Tonight, the Seattle Storm and the Washington Mystics will meet in Game One of the WNBA Finals (9 PM ET, ESPNews). It’ll be the first time the Storm and Mystics have ever met in the playoffs but, perhaps, the path to this moment began, for both teams, eight years ago.
In 2010, the Seattle Storm were flying high: after finishing the regular season with a 28-6 record — the best in the Western Conference and in the league — Seattle went on to win the city’s second WNBA championship. With an explosive offense anchored by Sue Bird, Swin Cash and Lauren Jackson, they seemed on the verge of creating a dynasty. But that wasn’t to be: a knee injury sidelined Bird, a combination of injuries and overseas obligations kept Jackson in Australia and the team traded Cash to Chicago.
At the same time, the Washington Mystics finished atop the Eastern Conference during the 2010 season. They finished 22-12, the best regular-season record in franchise history. Despite an early exit from the playoffs, the Mystics seemed to have a nucleus of All-Stars that would make the franchise a contender: Lindsey Harding, Crystal Langhorne and Monique Currie. But that wasn’t to be: the Mystics ousted their head coach, traded Harding to Atlanta and lost Currie to injury.
Over the next seven seasons, both the Storm and Mystics worked to recapture that 2010 glory with minimal success. For their mediocrity — which included five losing seasons over the stretch — Seattle earned the #1 pick in both the 2015 and 2016 drafts. While it’s taken a couple years for all of Seattle’s players to gel, those picks, Jewell Loyd and Breanna Stewart, are now the cornerstones of a potent Storm offense. The rebuilding of the Storm took eight years, but everything’s finally fallen into place: Seattle finished the regular season with 26 wins, their best since that 2010 championship season.
The path back to the top was more circuituous for the Mystics. They were perpetually unlucky in the draft lottery, never earning higher than the fourth pick. When the team failed to secure one of the top three picks in the 2013 draft, despite having the best chance statistically, ESPN’s Graham Hays wrote, “There have been funerals more upbeat than the room where representatives of the Washington Mystics gathered after Wednesday’s draft lottery. Then again, there have been funerals with more reason for optimism about a comeback.”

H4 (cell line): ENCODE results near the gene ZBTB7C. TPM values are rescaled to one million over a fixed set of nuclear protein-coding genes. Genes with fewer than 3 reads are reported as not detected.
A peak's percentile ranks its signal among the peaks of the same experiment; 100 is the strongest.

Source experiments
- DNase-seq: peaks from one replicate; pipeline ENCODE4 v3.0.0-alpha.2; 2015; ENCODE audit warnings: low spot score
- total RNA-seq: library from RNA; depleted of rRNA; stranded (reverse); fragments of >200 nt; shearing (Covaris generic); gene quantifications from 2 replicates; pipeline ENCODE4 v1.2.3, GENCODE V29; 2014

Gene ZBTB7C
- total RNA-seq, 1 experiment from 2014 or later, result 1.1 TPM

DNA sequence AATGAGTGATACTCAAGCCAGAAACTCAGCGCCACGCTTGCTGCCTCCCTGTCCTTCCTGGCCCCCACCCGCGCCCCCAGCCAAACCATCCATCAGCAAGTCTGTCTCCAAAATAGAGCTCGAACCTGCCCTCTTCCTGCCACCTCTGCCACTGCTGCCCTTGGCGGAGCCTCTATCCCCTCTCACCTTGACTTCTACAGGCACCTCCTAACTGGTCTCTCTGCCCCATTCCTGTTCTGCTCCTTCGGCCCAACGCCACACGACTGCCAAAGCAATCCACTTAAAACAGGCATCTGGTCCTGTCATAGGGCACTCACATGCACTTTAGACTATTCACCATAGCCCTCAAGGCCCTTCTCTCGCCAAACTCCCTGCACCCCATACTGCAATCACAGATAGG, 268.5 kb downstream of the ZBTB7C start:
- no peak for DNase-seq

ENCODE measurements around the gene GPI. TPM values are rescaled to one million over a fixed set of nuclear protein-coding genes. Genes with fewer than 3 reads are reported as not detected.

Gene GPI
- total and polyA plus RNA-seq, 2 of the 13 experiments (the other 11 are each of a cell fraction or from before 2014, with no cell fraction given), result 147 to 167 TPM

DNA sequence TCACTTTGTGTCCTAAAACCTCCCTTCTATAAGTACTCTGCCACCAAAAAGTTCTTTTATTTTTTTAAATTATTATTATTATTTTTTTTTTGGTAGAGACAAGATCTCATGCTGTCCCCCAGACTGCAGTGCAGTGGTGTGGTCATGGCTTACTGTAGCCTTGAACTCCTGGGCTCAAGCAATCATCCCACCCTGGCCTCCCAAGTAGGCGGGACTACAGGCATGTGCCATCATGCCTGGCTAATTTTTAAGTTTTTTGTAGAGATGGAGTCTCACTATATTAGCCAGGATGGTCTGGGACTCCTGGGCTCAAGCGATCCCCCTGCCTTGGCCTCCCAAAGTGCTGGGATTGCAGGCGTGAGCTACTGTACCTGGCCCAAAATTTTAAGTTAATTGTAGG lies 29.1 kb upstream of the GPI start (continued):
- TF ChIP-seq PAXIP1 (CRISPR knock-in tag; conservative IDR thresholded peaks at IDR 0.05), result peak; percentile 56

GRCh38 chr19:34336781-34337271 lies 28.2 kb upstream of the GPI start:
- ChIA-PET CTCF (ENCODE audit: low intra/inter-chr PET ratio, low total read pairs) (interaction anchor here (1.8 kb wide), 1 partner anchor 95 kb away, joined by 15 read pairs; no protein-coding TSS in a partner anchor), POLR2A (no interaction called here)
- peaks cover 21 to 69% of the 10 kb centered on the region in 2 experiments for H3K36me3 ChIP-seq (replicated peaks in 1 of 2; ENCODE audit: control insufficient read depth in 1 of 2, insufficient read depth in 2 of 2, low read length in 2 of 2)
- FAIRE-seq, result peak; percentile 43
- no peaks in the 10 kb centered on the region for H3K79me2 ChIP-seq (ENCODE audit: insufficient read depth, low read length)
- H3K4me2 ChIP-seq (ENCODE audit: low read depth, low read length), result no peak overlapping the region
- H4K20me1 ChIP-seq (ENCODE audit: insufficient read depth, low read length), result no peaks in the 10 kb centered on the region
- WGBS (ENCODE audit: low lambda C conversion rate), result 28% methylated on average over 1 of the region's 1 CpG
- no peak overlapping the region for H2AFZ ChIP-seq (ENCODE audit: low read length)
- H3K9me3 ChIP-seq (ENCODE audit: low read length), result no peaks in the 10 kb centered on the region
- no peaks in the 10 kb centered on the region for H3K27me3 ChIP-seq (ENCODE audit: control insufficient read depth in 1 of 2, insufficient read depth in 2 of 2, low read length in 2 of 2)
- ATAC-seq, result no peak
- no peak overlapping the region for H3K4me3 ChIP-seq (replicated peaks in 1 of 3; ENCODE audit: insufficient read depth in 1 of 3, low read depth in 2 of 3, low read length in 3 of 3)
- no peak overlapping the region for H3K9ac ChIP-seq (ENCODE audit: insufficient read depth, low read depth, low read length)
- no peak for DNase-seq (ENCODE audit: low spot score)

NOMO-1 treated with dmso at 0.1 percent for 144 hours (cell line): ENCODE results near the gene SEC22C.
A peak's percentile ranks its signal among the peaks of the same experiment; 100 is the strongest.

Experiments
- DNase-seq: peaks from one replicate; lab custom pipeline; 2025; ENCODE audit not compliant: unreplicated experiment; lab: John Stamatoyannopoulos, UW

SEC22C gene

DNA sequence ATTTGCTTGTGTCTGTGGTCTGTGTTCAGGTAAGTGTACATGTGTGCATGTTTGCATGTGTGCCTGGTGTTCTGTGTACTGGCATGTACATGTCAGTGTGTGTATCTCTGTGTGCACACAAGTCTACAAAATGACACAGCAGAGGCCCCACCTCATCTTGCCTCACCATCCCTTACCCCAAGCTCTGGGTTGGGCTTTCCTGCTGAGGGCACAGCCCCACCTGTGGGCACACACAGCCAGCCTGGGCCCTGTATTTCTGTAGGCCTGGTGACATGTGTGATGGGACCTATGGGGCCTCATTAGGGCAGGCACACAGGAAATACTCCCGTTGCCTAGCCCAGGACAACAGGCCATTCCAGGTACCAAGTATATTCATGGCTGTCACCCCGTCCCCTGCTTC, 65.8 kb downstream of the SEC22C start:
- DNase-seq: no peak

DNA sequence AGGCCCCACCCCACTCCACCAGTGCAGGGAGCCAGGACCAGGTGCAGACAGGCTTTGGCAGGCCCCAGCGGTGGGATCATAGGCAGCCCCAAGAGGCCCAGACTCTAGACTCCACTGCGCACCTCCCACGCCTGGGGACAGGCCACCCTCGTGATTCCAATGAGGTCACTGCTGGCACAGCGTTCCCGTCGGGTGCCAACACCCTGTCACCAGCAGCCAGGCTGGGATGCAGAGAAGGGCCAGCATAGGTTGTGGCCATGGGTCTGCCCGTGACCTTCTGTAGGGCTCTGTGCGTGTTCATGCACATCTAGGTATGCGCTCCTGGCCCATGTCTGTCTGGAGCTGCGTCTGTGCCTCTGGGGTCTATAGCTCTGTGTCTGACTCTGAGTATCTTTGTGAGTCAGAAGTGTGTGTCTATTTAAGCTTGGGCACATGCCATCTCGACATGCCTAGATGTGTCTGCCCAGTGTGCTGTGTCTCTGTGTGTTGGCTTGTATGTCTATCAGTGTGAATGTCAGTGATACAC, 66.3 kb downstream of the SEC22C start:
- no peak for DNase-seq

That’s how bad things were in DC.
The team would regroup and hire former Connecticut Sun head coach, Mike Thibault, in 2013. Despite not having the league’s top talent, Thibault was able to cobble together a playoff contender but the Mystics could never advance past the first round. But in 2017, the luck that had alluded the franchise for so many years finally found them, as Washington scored former league MVP, Elena Delle Donne, in a trade with Chicago. The trade would bring Delle Donne closer to her family in Delaware and reinvigorate the franchise. During free agency, the Mystics would add former Los Angeles Sparks sharp shooter, Kristi Toliver, to their roster. The Harrisonburg, VA native would add veteran leadership — Toliver had just helped LA capture their third WNBA championship — to a youthful core and cement the Mystics as a title contender.
Though the paths to becoming their current iterations were different, the Storm and the Mystics have both emerged from those difficult eight years as pretty similar teams. Both teams are lead by veteran point guards, Bird (now the oldest player in the WNBA) and Toliver, with championship experience. Both teams have versatile wings, in Alysha Clark and Ariel Atkins, who can play lock-down defense and open up the post with their three-point shooting. Natasha Howard and LaToya Sanders anchor their respective teams in the middle, both lanky centers who force pentetrating opponents into taking more difficult shots. And then, of course, there’s the battle at power forward between the current MVP, Stewart, and the former MVP in Delle Donne.
Both teams boast solid benches — strong mixes of veteran and young talent — and it’s not uncommon to see Seattle or Washington opt for a 10-player rotation. Both teams rely heavily on the 3-point shot; Seattle led the WNBA with 31.1% of their points coming from distance, while Washington finished in second place, shooting 29.8% from three. Seattle won the regular season series against Washington, 2-1, but the Storm’s first win came against a short-handed Mystics team, playing without Delle Donne, Cloud or Sanders.
What’ll determine the outcome of this championship series? Certainly, at the forefront of that discussion has to be the injury Delle Donne sustained during the semifinals vs. Atlanta. In the days following her bone bruise diagnosis, Delle Donne devoted herself tirelessly to rehab, which included time in a hyperbaric chamber and float tank. Delle Donne returned to the lineup for the final two games of the series but she was clearly not at full strength. That said, even without her dexterity, Delle Donne was a threat, averaging 14.5 points and 10.5 rebounds over that stretch; she’ll draw the Storm’s defensive attention, just as she did against the Dream.
But perhaps the most pivotal match-up will be at the shooting guard slot, as Washington’s Natasha Cloud tangles with Seattle’s Loyd. While the latter is, undoubtedly, the greater offensive threat, the former is, by far, the better on-ball defender. During the series against the Mercury, Loyd sometimes struggled to find her shot — and was benched in Game 5 vs. Phoenix in favor of Sami Whitcomb — but if the Storm can get Loyd going again, they’ll be difficult to beat. On the other hand, if Cloud can shutdown Loyd, the Mystics have a great shot at getting the franchise’s first ever WNBA championship.